Markian Feduschak: An Eagle County High Country Character
Eagle County CO, Colorado
EAGLE COUNTY, Colorado ” Markian Feduschak is like many of Eagle County’s dwellers ” fond of nature and the outdoors. Where he differs is in his passion for it, and in his lifelong journey of dedication to not only loving the environment, but trying to take care of it as best as he can.
Feduschak, originally from Toronto but raised in Colorado since he was 4 years old, loves the mountains. He was always interested in education, too. While attending the University of Colorado at Boulder, he realized that he wanted to turn his love for both into a career. Teaching was a calling, but he knew he didn’t want to do it in a classroom. It was then he realized he would probably fulfill that dream best somewhere at home in Colorado.
Feduschak, now the executive director of the Gore Range Natural Science School, wouldn’t live anywhere else, and if he has to someday, his new home had better be in the mountains or near them.
Vail Daily: How long have you been with the Gore Range Natural Science School?
Markian Feduschak : I came to the school four years ago. I’ve been in outdoor education for my entire professional career ” spent 14 years working with the Colorado Outward Bound school, with the majority of that time In Leadville.
Participate in The Longevity Project
The Longevity Project is an annual campaign to help educate readers about what it takes to live a long, fulfilling life in our valley. This year Kevin shares his story of hope and celebration of life with his presentation Cracked, Not Broken as we explore the critical and relevant topic of mental health.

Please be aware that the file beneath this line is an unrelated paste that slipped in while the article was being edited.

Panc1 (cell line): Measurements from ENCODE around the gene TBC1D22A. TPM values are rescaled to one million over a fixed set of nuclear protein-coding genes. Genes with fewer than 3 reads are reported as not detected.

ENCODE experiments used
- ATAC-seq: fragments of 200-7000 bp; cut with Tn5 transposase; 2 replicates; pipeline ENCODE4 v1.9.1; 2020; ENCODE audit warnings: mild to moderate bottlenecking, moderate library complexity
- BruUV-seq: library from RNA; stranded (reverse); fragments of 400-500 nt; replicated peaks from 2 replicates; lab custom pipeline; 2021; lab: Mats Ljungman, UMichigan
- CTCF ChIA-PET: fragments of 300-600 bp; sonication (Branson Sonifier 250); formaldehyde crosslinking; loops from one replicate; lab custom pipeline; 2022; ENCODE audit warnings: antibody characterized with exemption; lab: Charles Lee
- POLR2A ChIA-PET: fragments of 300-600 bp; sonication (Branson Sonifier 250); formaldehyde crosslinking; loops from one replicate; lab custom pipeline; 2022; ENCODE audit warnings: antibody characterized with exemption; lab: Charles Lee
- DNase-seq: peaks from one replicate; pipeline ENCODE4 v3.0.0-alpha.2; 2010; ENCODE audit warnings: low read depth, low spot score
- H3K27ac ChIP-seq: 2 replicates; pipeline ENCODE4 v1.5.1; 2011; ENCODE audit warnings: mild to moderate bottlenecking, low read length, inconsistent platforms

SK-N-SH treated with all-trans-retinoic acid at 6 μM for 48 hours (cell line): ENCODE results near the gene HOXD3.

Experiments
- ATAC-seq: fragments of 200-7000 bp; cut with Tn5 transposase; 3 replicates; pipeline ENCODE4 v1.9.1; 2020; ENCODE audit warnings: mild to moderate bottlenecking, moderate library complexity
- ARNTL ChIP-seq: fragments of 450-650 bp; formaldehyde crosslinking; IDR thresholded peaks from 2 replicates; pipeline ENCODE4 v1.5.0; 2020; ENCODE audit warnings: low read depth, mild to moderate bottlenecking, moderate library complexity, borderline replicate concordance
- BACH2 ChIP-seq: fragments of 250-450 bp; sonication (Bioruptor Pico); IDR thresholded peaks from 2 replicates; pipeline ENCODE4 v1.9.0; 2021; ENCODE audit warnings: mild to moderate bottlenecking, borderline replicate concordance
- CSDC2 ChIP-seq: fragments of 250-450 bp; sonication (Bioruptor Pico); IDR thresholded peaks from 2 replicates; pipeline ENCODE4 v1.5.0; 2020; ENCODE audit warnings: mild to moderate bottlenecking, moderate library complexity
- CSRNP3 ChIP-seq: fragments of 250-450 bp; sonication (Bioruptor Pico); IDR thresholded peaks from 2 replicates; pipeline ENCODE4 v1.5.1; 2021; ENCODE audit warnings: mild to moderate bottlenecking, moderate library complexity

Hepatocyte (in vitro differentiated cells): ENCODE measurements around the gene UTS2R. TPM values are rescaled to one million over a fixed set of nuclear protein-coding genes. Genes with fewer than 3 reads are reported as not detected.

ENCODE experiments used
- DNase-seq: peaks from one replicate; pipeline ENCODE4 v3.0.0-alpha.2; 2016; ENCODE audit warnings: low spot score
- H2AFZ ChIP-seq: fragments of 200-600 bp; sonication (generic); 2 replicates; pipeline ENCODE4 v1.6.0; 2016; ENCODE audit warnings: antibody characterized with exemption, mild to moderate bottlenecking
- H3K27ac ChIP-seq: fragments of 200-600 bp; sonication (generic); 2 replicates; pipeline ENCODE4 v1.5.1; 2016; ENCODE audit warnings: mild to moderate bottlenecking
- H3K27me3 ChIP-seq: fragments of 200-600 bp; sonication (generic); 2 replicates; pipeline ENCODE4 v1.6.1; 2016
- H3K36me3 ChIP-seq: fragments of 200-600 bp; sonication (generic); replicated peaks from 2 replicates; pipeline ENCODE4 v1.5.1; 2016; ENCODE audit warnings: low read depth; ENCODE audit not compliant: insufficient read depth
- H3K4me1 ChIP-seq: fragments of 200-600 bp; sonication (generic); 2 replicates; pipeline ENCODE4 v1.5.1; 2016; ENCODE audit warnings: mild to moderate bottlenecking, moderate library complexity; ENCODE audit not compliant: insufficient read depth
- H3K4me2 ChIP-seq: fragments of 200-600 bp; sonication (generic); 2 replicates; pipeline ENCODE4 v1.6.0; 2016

VD: Why the outdoor education career path?
MK: I have a love of the outdoors, the environment and teaching. I wanted to be part of people learning about the natural world in hopes they would be inspired to become stewards (of the environment).
VD: How do you teach this environmental stewardship?
MK: The school provides field science programs in local schools and works with other teachers. We provide hands-on science education that correlates with their curriculum. By getting kids outdoors and connecting them with nature ” that’s what matters. I’ve seen first-hand the powerful learning experience that it is through both of my daughters.
VD: Why is the valley an appropriate place for this type of education?
MK: We live in such a unique place and we don’t always realize that. We want people to realize that. Seventy percent of the lands here are public lands ” there are few places in the country like this. We want people to have a better ecological understanding of this place. … If people are educated and have a real connection with nature ” a real respect for it, not just admiring the views ” then we can create a sustainable community.
VD: Why do you love living here so much?
MK: I think many people feel a connection to certain places in nature. I grew up on the edge of the mountains my whole life; the mountains are where I feel most comfortable. … Some people travel to cities, (my family) goes to wilderness areas. Our kids don’t watch TV, they have to go to the park ” that’s the curse of living in our house.